"This is nick this Jack and this is snacks daily. It is Friday April twenty four. I gotTa feel them. This is the best one yet but nick. Have you ever had a product that is too good at what it does? It's so aggressive this one actually. I was broke snacks. Daily today by Japanese made thermos the Zo Girotti thing. I got your show. Good not just my whole mouth. It was like one. Hundred heated melted his tongues. Why are you doing this weekend? By the way noth- doesn't matter saying his last week. So what's our first story? Maryland does crabcakes. Theon does nuclear tip stealth cruise missile a freaky contracts for nuclear bazookas from the United States. Air Force is a window into the defense industry. And it's a perfect moment for us to talk about the big D Jack where we got. We're not talking defense. We're talking debt government debt. Second Story for the teaboy. Odds are a unilever. Product is on or in your body right now. She Act the armpits. It's probably there. It's under their hidden. It's somewhere in the international conglomerate known as Unilever makes everything from dod into Manny's and it's a snapshot for the World's consumer habits. It's also a mirror. Reflection a window embodiment. We couldn't figure out what to go with on this one. They also made the tea that just destroyed my face. Its earnings report. Showed some hilarious changes. That are going on with everything. You're consuming right now. For Our third and final story we began this week talking about how Gilead Pharmaceuticals popped markets with hope for a new Kovic. Nineteen drug that hope. Just got stomped away like vader on Luke and now we got another day another. Rendez aveer study that reads like a movie screenplay episode for a new. Hope if you know you know before we get to that. Snacks madness brackets are complete their snipping down the basketball net. We have a champion. The March madness style tournament of profit. Puppies is over. It was also the first one so it's sad that it's the greatest profit puppy the winner of snacks madness. I feel like we should build this up. It's Tesla's model. Three which beat COSCO's annual membership. It was Ilan versus a giant six gallon. Tub Vanilla extract. This thing was so intense we destruction how to honestly almost may the shocker. We've got some fans of Tesla on this podcast. So we're not surprised. They won the twitter poll that decided the champ model. Three was a refreshingly ambitious project a cool electric car that pretty much. Anyone could by thirty five thousand bucks. It was the most unaffordable thing labeled affordable that we've ever seen they need to get out the model three point two when we can actually buy this. No bonus for nick and may was we loved interacting with you on Social Media Knicks at twitter beast. I was deepened instagram. Dm's we're actually the ones responding to you. When you hit us up at Robinson you can follow us at teaboy. Jack and Nick of New York people see is tweeting from this day. Still don't know which one of US switch speaking of connecting on social media one of today's stories about Raytheon the defense company. That was a suggestion. We received an instagram direct message from Ryan Paren- from Miami Florida smackers. Hit US up on social. We love when you share your snacks with us and we love when you share your snacks. With their bodies are three stories daily. Spoke about the Hamre food is KABC. They don't reflect the views. Raba her family install informational. Just so no we're not recommending any securities. It's not a research report or investment advice to offer or sale of security snacks digestible business. News video financial. Llc member FINRA SIPC for our first story Raytheon just got an air force contract for a new stealthy nuclear tipped cruise missile. This thing is this coming large. Even look it's huge. We are talking about the defense industry. And how different ones are faring differently in the Korean economy? Now this isn't like the cruise missiles you grew up with you saw. They look like a submarine with some kind of a fish tail. Now no no no. I went into a deep youtube binge. Nick snacker Jack jumped snacks. You went down to DC gotta pass you gotTa Code. He was able to ship these nuclear tipped cruise missiles. They sit in the belly of a B. Fifty two bomber which is gigantic then thing opens up its belly the missile drops out and then it like starts flying itself like a mini airplane faster than the planet just fell out. It's an insane. Birthing process sounds like Christopher Nolan Design. This thing machine within a machine with a machine and Raytheon just got like the multi million probably multibillion dollar deal to make the next generation in the meantime Jack was down in. Dc for fifteen minutes. We got Raytheon to spit in a tube. Send IT OFF TO ANCESTRY DOT COM turns out. Raytheon's mom is Jane and it's dad is a flight attendant. Raytheon is one of the three defense giant surviving in the post. Cold War America. All right you also got Lockheed Martin Northrop Grumman and that's the big three. It's like Bob Your Brian Leetch and Ray Bork. Now it's got a military business which is actually doing okay during this crisis not too shabby that includes the your casual stealth nuclear tipped cruise missile deals. It's also as a civilian business which is commercial airplanes it makes engines seats liferafts de Icing things and the air vents. That are in like the seven thirty seven year flying. You can see where we're going with this typically or those for the planes that we'd all be flying but none of those are happening right now and despite the nuclear bazooka deal that it just announced from the US Air Force Raytheon stock is down sixty percent since February because of that weakness in the Commercial Airplane Business C. Three we just sunk the battleship for these guys. Now the other defense company were comparing this to yes. Lockheed Martin which is born and raised on a military base went to West Point for college in its favour color is camouflage F. Thirty five's and missile defense is it's bread butter and meat and potatoes. The headquarters of Lockheed Martin is a bow and Arrow shot away from the Pentagon it is on call in case Donald Brownfield gives them a cop lockyer like still texting. Rumsfeld in Con- you're like. Hey can you buy something you want to buy something? What can we put you in today? The C. E. O. Lockheed Martin Buck to a trend this week by confirming the company's Twenty Twenty Revenue Goals Lettuce. Repeat that they confirmed that they have revenue goals this year and that they are unchanged everyone else is completely canceling their twenty twenty plans because those plans were made before the global pandemic and everything has changed lucky though is resolutely are refusing to take any excuse they still think they're prophets were. This year are unaffected. Even though no one is doing anything. Teacher basically announced the students. We have an exam coming up. It's GonNa be hard. That's why I'm letting you take home. Yes the weekend open book referred to your friends check the Internet. Whatever you want just finished the tests lock. He's like no. I'm in the classroom. I bought a TI eighty three. Get a few more proctors in here. Asep Lockheed Martin is really making it harder on themselves than they need to in the meantime military spending. It's been unaffected so far and the Lockheed Martin stocks only down twelve percent since the whole crisis started. That's because pretty much. All it does is military defense sales. Also we found this kind of fun and extremely intimidating fact. Care to share Jack. Twenty percent of Lockheed Martin's business is government. Classified workers aren't allowed to like zoom in from home. When they're working on these projects they can only do it in their secure building right. Because when you're zooming China's probably zooming in with you. So Jack what's the takeaway for our buddies over at Raytheon? Can we finally talk nick about government debt during the corona? I was like wondering what was going to take so long to ask this. Lockheed Martin and Raytheon Northrop Grumman. They all depend on the US Department of Defense and they depend on spending from foreign departments of defense except from Russia. They make their own tanks. They don't buy from American Arms Company in Russia. The tanks make you the federal government deficit though it already had ballooned under president trump doubling annually to about a trillion dollars a year debt that we're adding to our debt pile and with the current economy crisis going on right now. That's probably reached up to three trillion dollars as the deficit in a single year when governments take on enormous amounts of debt. Like we are right now. And most of the other countries of the world they might want to tighten their belts in the future by reducing defense spending. Which would be bad for these. Three defense companies would probably be good for peace globally instability. Yes it would four. Our second story Unilever's earnings report. It's a it's a mere into your life is a window into your soul. Also Jack and I pulled this thing up. It is the most artistic earnings report we have ever seen. I'm thinking about stealing the Color Palette for my future home whenever I actually own a home. Whenever artist is whipping this thing up is probably the thing. Go to the Harry Potter illustrations. They got the same whimsical vibe. Going on it's a European thing. You should check out this deck. We'LL TWEET IT OUT. Snacker now some companies give you a taste of an industry. Think about yum brands they own KFC Taco Bell and Pizza Hut if you know yum brands you know what's going on. In fast food other companies can give you a reflection of an entire economy. Can I just love this stat? Ninety percent of Americans live within ten miles of a wal-mart which sells everything. So if you know what Walmart's doing you kind of what the American economy's doing unil- ever on the other hand is bigger in scope. It is a mirror into the world of retail spending. They've had to buy those little folder for passports. This company is dual headquartered in London and Rotterdam Rotterdam what is Rotterdam just like an Amsterdam cousin. No one really knows what it sounds like. An off breed rottweiler. But I don't think it is. It's like the Narnia Holland. The diversity you will find you'll ever sales. Seventy percent are outside of North America in South America. They're all over the world and then don't forget about unil- ever size. They did thirteen point. Four billion dollars in sales last quarter which is about one half lifts also make like everything from Helmand manifested Dove Body Wash dollarshaveclub shave club to cue tips and Lipton ICED tea. That just destroyed by Tom. There are five cents is on your body. Guaranteed one two. Three of them are touching something that was made by Unilever today. So you'll ever earnings report was fascinating because they reveal how work from home which is happening. Globally is shifting the world's buying and usage habit. And then what we was extra fascinating was how they break down. What's being hoarded right now? And what's actually being used? Let's start with shampoo. That's a whole division at Unilever. What they told us is that shampoos. What they told us is that shampoo sales are up. People are calling it but they're using it less deodorant sales same thing it is being hoarded aggressively. But it's being used barely. In fact they went into detail about how little it's being used. Take personal care. Products for instance like Shampoo Deodorant. We are buying a lot more vet. Because we're all like hoarding and filling up our pantry. But we're using personal products on average eleven times fewer per week which is Kinda Gross. Let that sink in. That means three. Fewer Deodorant swipes a couple less conditions. And let's be honest Wednesdays or no Shampoo Wednesdays. I mean no one can smell you. Zoom in the meantime. There's another funny thing. Is You get to know about Unilever? It is. The world's biggest ice cream visit has a lift worth of sales every year in the brands like Magnum yet. Briers Ondeck popsicle and Vermont Favorite Ben. And Jerry's you can throw anything into a ben and Jerry's it's not gonna be as good as just Ben and Jerry's interesting insight about ice cream. Sales about half of them occur at grocery stores but the other half occur on site in like a scoop truck by Venice beach. And that's kind of problem because right now you're getting none of that scoop truck by Venice beach. So there's a cease Afaq sales at grocery stores are up but sales outside of grocery stores aren't happening period. So Jack what's the takeaway for our buddies over Unilever in Rotterdam half the time? There's a big pivot in retail for this crisis and is cutting out the middleman. Move over Harry's and Casper there's a middle aged Dutch guy who wants to go direct to consumer over here today. Big Old Unilever relies on retailers like Walmart to actually sell the products that it produces and the krone. Economy is showing unil- ever that it can successfully cut out that middleman. Nick and I found this one shocking. Apparently six percent of Unilever sales or online at like Unilever Dot Com. Whoever's buying shampoo you'll ever dot com revlon but online sales for Unilever jumped by thirty six percent last quarter that's direct sales to you from looney. Unilever. They want you buying up treasuries cup a soup on their websites. That's right Unilever wants you buying from Unilever dot com instead of Amazon dot com snacks challenge. Update were little over halfway done. So if you're running a loop just keep running. Can you'll get all of. It always works for our third and final story. Gilead got everyone excited to start the week but then a new report made everyone very sad. Carolina feels like the classic throwback entourage episodes on this video. Doing the movie got hurt. He's not doing the move on Friday last week. The University of Chicago Hospital was hopeful about this drug called Rim desert. Yeah interesting name very confusing. Sounds like it's made by Unilever but it's actually produced by Gilead Pharmaceuticals and was really effective in treating like one hundred twenty five Kobe. Nineteen patient. Could this be the one? Could this be Kiana? Is it red pill or blue pill? They're like oh it's both Pales Kia. Investors wondered if this could be the one that helps us end this cove nineteen crisis although Gilead and like a bunch of science experts. Who Poke the brakes on this one guys? Don't get too excited. We're in early stages on this thing and then Wall Street got too excited. Excited actually surged after. This early report gave hope to investors that this could eventually fix crisis and reopened the economy. That was way too overly optimistic. The news from yesterday another more robust clinical trial for Rendez aveer shows. It's actually not that effective cure and covert nineteen and just like. We told you on Monday. This is also playing out just like a screenplay. It is a tale of two clinical drug trials. This Chicago trial was a small data. Set One hundred twenty five patients. Isn't that many and on Thursday? Somebody accidentally published an early report on a bigger and better study. That was way more relevant than that. I won't rewind to January when the covert nineteen outbreak was like devastating China. Gilead recognized an opportunity to test rim desert and see if it was useful in treating unfortunately when they did this early test in China. The drug showed no benefits and that was on twice as many patients summer. You had a small study in Chicago. That showed good results a bigger study in China that showed bad results now gilead still says the Chinese study showed like some potential benefits so more studies are coming while we're waiting for those studies Jack. What's the takeaway for our buddies over? Gilead the power of a control group. This is the old. Ab Test snacker. Jack Burns his tongue. I could feed him some nice cool milk from that. Dangerous Thermostat had burnt him a couple of days later. Jack's tongue miraculously gets better at it. Was the thermostat cured. The awful the flaw however in that thinking my tone would have got better without the milk and without the dangerous thermos that I should probably throw away. The Best Studies include a control group and a treatment group. Shyness study did this. Chicago's study. Did they randomly gave the Chinese patients? The drug or like a sugar capsule that looked like the so. The Treatment Group got the real drug. They got Ram Desert and the treatment group. Fourteen percent of them ended up dying and in the control group which didn't get the real drug. Fewer people died in fact only thirteen percent. That's the opposite of what you would hope that. Remm desert would do pretty much means that we cannot reject the no hypothesis. Drug wasn't effective intriguing. Covert Nineteen Jack. Riyadh that tone. Whip up the takeaways force over there. Raytheon just WANNA stealth nuclear tipped cruise missile governments that would splurge on stuff could be running some debt problems right now. I said can throw a UTAH. Evers earnings reveal that. Were buying more personal products. But we're actually using them. Less even conglomerates are going direct to consumer since stores are closed third and final story. Gilead had to study so far about whether Rim desma fear can effectively treat. Cova one thousand nine patients. This smaller worst study says it's effective. The bigger betty study says it's not unfortunately now time for our snack fact today this one. It's simple it's straightforward. You're GONNA love it. It's from Richard B. and Bristow Oklahoma in Chicago. It's illegal to eat in a restaurant. That's on fire in Marion Ohio. It's illegal to eat a doughnut while walking backwards. I always wondered if these things are really true. Are the April Fools Jokes? That just never got erased. It's the most creative thing legislators have ever done. We also WANNA give a shoutout to Maria. Yes turns thirty on Sunday. Your husband Graham had a big birthday party planned for you this weekend. It was going to be awesome. That got cancelled. Obviously so he's giving you a snack daily. Shout out instead grand. Whatever you do. Don't give her a thermos and please stay bark to your poppy. Remmy she sounds adorable. Snacker loved being with you this week. You looked fantastic by the way we should point that. Share your favorite bite from today's snacks on social buddies because it helps us grow. It's how we grow if you know you know. H Wyatt y EST Monday the Robin Hood. Snacks podcast you. Just heard reflects the opinions of only the host who are associated persons of Robinhood Financial Llc and does not reflect the views of robinhood Markets Inc. Her any of its subsidiaries or affiliates. The PODCAST IS FOR INFORMATIONAL PURPOSES. Only and is not intended to serve as a recommendation to buy or sell any security and is not an offer or sale of a security. The podcast is also not a research report and is not intended to serve as the basis of any investment decision robinhood financial LLC member Finra SIPC.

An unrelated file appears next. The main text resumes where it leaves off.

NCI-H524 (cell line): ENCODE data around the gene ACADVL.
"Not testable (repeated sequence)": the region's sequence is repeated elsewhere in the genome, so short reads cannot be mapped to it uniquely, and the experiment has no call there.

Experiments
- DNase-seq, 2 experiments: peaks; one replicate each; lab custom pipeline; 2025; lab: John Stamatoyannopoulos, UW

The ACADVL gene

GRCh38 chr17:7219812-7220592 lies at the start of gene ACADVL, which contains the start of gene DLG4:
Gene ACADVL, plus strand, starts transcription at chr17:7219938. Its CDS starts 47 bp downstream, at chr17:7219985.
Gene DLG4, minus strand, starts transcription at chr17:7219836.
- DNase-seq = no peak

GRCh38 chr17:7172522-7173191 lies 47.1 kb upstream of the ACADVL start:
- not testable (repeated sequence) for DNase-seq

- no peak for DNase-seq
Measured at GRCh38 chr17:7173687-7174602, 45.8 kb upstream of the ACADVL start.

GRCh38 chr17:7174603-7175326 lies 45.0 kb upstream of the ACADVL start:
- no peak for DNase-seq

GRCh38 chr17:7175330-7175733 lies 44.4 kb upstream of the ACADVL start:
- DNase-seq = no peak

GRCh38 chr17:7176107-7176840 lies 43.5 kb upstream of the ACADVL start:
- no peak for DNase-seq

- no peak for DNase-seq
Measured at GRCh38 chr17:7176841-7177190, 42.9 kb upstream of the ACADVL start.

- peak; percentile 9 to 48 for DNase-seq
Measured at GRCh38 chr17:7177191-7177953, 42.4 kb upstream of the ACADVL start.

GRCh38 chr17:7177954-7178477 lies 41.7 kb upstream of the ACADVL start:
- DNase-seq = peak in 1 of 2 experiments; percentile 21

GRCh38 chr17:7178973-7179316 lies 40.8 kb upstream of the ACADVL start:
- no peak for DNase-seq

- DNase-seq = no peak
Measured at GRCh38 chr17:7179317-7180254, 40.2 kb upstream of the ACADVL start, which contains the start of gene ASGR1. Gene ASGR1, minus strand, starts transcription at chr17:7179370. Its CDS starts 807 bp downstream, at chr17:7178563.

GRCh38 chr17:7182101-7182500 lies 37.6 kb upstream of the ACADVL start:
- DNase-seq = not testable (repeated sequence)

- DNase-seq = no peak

Nick snacker Jack Unilever Raytheon Gilead Lockheed Martin Chicago Lockheed Martin United States wal-mart Gilead Pharmaceuticals China Maryland Rotterdam Unilever Dot Com Harry Potter Lockheed Martin Northrop Grumm Tesla Air Force basketball noth